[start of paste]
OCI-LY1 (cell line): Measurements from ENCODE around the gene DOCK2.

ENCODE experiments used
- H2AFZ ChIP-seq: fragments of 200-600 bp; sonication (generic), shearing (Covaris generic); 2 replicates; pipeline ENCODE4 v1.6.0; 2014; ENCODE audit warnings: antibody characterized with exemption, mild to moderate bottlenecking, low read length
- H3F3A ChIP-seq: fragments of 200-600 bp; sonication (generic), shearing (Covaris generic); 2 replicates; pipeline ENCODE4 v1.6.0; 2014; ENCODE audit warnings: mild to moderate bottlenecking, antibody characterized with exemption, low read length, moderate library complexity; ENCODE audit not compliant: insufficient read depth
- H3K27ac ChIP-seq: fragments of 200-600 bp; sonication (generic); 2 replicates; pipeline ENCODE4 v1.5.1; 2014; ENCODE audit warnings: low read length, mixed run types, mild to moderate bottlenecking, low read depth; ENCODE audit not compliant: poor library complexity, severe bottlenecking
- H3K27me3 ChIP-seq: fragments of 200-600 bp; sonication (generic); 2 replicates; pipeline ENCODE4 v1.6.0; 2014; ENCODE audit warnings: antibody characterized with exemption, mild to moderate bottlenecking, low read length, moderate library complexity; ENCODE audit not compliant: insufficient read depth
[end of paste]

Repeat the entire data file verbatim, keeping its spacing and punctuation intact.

OCI-LY1 (cell line): Measurements from ENCODE around the gene DOCK2.

ENCODE experiments used
- H2AFZ ChIP-seq: fragments of 200-600 bp; sonication (generic), shearing (Covaris generic); 2 replicates; pipeline ENCODE4 v1.6.0; 2014; ENCODE audit warnings: antibody characterized with exemption, mild to moderate bottlenecking, low read length
- H3F3A ChIP-seq: fragments of 200-600 bp; sonication (generic), shearing (Covaris generic); 2 replicates; pipeline ENCODE4 v1.6.0; 2014; ENCODE audit warnings: mild to moderate bottlenecking, antibody characterized with exemption, low read length, moderate library complexity; ENCODE audit not compliant: insufficient read depth
- H3K27ac ChIP-seq: fragments of 200-600 bp; sonication (generic); 2 replicates; pipeline ENCODE4 v1.5.1; 2014; ENCODE audit warnings: low read length, mixed run types, mild to moderate bottlenecking, low read depth; ENCODE audit not compliant: poor library complexity, severe bottlenecking
- H3K27me3 ChIP-seq: fragments of 200-600 bp; sonication (generic); 2 replicates; pipeline ENCODE4 v1.6.0; 2014; ENCODE audit warnings: antibody characterized with exemption, mild to moderate bottlenecking, low read length, moderate library complexity; ENCODE audit not compliant: insufficient read depth